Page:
Firstly the child will experience an unpleasant sensation through the senses, e.g. he hears the aggressive voice of his alcoholic father and this activates feelings of fear and insecurity, which also leads to physiological responses, e.g. tensing of muscles, outpouring of adrenalin, reduced flow of blood to the periphery, increased heart rate, etc. He thinks about this experience and connects his abusive father with danger and thereby learns to associate loud, aggressive speech with feelings of anxiety and insecurity. He then reacts instinctively through his will functions to evade or withdraw whenever his inebriated father approaches.

What does the child do with this experience? He cannot carry it around constantly in his conscious mind, so he pushes it down into his unconscious memory. Where is this memory? We know that these life experiences are stored somewhere in our bodies because we can call up in a flash a particularly unpleasant experience that occurred 30 years ago. Medical science searches for the memory in the brain which is believed to store memory like data in a computer; sadly it will search in vain for memory here, for it is the vibrating resonating life body that is our infinitely vast memory bank. It is here that all our life experiences, good and bad, are stored. Thus when the child hears loud aggressive speech in the future, it awakens memories of the abusive father, and he feels anxious and insecure.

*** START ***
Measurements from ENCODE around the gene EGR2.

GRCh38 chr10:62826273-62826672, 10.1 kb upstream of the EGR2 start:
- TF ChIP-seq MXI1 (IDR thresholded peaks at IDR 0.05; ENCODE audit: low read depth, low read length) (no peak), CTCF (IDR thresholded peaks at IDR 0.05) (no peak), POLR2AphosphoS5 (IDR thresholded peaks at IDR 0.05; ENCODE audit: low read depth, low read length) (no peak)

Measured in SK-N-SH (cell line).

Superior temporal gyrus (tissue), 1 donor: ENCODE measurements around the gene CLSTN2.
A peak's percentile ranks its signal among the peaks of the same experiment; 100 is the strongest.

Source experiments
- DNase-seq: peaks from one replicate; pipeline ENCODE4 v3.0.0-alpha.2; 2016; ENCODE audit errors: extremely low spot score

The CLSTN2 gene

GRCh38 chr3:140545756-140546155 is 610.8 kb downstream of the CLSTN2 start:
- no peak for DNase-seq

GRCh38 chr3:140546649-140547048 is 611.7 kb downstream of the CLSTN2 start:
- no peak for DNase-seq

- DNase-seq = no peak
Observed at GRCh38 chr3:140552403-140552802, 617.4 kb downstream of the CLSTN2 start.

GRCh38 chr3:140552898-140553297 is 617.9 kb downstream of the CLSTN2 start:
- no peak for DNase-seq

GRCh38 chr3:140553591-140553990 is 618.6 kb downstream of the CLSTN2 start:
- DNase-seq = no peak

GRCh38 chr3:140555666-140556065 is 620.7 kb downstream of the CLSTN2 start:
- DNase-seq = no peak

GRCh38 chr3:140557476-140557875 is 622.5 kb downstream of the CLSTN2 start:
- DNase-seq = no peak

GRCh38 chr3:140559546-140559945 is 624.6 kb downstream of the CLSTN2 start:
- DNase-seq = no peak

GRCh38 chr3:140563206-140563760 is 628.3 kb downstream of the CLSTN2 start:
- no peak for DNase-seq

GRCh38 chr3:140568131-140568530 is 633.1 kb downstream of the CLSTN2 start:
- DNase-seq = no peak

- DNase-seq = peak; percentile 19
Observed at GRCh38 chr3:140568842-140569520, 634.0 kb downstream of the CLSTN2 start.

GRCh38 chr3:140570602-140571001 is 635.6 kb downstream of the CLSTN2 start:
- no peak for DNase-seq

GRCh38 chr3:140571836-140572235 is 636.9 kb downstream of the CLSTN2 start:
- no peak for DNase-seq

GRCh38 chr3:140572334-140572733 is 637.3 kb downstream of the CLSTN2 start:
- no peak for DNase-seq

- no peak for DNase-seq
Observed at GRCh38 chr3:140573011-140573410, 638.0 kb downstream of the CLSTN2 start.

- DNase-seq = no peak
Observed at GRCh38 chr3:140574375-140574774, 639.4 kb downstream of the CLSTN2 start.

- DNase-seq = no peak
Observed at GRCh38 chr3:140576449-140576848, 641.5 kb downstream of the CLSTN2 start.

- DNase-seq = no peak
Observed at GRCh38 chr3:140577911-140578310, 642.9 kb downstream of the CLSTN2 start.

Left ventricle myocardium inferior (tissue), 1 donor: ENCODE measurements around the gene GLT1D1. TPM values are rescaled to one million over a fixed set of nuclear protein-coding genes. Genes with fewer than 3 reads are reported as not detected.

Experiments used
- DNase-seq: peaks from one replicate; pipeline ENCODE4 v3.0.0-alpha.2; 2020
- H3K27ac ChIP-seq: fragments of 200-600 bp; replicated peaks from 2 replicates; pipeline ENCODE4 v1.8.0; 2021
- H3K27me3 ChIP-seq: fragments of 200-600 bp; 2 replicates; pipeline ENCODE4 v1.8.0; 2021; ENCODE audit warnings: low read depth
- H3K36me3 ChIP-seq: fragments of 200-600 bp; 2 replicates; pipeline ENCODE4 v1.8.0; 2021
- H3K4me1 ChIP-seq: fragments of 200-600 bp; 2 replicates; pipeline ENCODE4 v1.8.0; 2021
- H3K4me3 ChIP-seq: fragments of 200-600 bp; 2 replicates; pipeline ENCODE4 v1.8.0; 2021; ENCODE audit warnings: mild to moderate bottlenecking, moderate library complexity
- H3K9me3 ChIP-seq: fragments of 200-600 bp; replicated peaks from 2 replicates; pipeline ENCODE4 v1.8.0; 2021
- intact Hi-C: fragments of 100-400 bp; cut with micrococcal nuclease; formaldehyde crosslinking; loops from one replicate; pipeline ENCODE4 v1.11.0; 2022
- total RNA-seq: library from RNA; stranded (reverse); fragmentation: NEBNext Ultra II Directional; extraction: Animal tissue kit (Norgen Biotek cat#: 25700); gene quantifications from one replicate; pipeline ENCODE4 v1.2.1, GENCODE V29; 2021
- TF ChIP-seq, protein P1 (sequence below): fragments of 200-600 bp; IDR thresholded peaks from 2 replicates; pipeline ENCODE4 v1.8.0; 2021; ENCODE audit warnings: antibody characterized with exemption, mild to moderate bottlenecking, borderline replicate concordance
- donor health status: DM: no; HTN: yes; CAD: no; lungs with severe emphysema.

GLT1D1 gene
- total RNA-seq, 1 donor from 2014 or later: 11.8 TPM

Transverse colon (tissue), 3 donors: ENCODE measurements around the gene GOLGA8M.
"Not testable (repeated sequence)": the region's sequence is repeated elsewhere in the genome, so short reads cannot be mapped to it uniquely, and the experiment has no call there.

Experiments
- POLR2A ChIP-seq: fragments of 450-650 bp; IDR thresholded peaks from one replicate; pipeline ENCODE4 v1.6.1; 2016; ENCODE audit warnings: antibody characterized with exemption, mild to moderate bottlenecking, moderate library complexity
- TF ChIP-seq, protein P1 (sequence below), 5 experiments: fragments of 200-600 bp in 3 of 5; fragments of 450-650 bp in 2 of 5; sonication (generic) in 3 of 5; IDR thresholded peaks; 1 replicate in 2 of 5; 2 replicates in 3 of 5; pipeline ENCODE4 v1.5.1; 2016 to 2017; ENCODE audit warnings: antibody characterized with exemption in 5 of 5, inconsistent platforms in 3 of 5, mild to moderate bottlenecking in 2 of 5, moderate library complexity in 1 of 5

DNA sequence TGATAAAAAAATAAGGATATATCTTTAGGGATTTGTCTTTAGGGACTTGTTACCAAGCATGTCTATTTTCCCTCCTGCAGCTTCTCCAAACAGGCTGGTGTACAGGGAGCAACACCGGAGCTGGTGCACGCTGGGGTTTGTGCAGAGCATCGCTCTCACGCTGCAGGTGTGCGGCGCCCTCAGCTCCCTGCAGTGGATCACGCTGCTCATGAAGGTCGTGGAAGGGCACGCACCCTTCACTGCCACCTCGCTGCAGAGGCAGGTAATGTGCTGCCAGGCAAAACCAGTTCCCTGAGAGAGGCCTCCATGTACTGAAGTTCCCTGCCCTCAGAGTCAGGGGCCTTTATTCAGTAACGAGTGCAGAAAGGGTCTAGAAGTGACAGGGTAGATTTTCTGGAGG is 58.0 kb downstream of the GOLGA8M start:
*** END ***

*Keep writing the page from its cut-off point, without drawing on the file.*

From the above we can see that these different constitutional aspects (physical body, temperament, life body, psyche and I) all have a bearing on the kind of response a child will experience when confronted with a difficult situation.5

Environmental factors
In addition to constitutional factors, the environment will cause or profoundly influence the child’s response to stress: the physical and chemical environment will have a positive or negative effect on the child’s wellbeing. Observe how a child enjoys open spaces, playing in nature or in a light airy room, how he will respond to a colourful bedroom and flowers in the home, or how fractious a toddler becomes in a noisy supermarket. It also matters a great deal what the child eats, drinks and breathes. The effect of sugar on child behaviour is well documented and the stressful effects of allergic reactions to environmental pollution is common knowledge for those families living close to industrial complexes.